About This Item

Share This Item

The AAPG/Datapages Combined Publications Database

AAPG Bulletin


Volume: 67 (1983)

Issue: 3. (March)

First Page: 425

Last Page: 426

Title: Distribution of Spongodiscid-Type Radiolarians In Modern Sediments: ABSTRACT

Author(s): Joyce R. Blueford, Christopher King

Article Type: Meeting abstract


Spongodiscid-type radiolarians have a spongy appearance (foamy or loosely organized skeleton), are discoidal in shape and may or may not have flat extensions (arms) from the central region of the skeleton. They are common in modern sediments, are cosmopolitan in distribution, and range throughout the Phanerozoic. Their significance in modern sediments has not been fully investigated, especially with respect to their ecology.

Morphologic characteristics are investigated in this study, especially the type of matrix, spines, outer covering, and internal growth, and how it relates to environmental parameters. Spongodiscid-type distributions in the present oceans are evaluated (1) by using published reports on spongodiscid-types in modern sediments and (2) by observing samples material (SEM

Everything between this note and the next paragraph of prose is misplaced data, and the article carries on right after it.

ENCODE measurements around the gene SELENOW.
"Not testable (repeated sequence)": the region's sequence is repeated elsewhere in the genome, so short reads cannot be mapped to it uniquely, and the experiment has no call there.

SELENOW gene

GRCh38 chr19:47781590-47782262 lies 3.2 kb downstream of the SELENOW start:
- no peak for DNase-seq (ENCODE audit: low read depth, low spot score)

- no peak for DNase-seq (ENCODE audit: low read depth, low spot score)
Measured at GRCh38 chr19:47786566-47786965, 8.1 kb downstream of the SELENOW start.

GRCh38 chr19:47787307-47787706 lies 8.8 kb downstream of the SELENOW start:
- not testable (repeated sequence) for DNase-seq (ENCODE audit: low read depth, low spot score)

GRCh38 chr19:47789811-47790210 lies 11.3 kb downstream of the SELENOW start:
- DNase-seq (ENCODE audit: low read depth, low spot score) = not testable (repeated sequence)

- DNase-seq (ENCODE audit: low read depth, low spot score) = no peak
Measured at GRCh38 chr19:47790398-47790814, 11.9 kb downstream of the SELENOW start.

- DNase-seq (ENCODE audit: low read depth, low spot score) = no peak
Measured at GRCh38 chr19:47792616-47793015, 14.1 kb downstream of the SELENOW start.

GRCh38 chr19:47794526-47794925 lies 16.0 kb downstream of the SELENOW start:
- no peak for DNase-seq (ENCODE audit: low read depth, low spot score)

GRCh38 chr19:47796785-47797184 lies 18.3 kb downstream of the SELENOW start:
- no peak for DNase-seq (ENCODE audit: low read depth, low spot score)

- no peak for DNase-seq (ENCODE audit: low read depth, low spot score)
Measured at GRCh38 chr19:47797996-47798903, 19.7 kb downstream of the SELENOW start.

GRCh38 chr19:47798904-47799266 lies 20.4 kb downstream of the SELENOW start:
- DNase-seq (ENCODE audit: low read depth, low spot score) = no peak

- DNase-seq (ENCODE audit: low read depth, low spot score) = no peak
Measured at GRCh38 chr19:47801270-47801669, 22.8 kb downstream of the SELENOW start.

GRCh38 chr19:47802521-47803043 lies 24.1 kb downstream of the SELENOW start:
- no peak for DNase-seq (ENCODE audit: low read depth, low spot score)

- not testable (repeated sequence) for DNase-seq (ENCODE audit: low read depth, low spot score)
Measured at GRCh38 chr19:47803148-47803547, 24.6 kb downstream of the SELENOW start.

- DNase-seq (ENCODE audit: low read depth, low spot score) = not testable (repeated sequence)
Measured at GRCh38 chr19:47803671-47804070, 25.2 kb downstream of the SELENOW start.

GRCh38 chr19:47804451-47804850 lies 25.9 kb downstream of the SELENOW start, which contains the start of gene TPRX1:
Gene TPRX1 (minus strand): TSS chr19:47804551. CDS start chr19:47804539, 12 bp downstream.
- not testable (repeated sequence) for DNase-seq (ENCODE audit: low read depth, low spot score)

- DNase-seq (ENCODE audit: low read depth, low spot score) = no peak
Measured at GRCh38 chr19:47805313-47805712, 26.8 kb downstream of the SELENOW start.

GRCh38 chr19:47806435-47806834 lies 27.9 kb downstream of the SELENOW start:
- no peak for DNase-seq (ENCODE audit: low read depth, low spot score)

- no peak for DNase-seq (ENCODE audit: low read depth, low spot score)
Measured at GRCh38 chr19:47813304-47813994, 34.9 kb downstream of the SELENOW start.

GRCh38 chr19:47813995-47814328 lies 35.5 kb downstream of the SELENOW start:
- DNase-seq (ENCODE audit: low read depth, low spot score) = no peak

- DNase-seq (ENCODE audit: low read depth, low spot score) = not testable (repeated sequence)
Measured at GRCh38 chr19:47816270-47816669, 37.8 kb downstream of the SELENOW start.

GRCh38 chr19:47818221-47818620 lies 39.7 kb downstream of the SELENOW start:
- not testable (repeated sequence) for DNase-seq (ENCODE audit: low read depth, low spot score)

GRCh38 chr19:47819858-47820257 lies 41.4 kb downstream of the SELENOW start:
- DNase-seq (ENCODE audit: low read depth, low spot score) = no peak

End_Page 425------------------------------

and transmitting light microscope) from the Arctic, Bering Sea, Gulf of Mexico, Southern Atlantic, equatorial Pacific, California continental borderlands, Indian and Antarctic Oceans. Three groups of spongodiscid-type radiolarians were identified. (1) Spongotrochus glacialis group (robust spongy matrix, with or without spines, without arms) dominates the polar oceans. The diversity is low and the assemblage can inhabit the waters of the shelf as well as the slope. (2) Stylochlamydium venustum group (spongodiscid-type with distinct pores, spongy matrix, with or without spines, without arms) plus S. glacialis, dominate subarctic assemblages. (3) S. glacialis and spongodiscid-type with arms are found in the equatorial region. The diversity here is much greater than in any of the other ar as. These results are plotted on a world map comparing the distribution of recent spongodiscid-type with surface-water temperature, water temperature at depth 200 and 400 m (656 and 1,312 ft), surface salinity, surface and bottom currents and bottom topography of the world ocean.

End_of_Article - Last_Page 426------------

Copyright 1997 American Association of Petroleum Geologists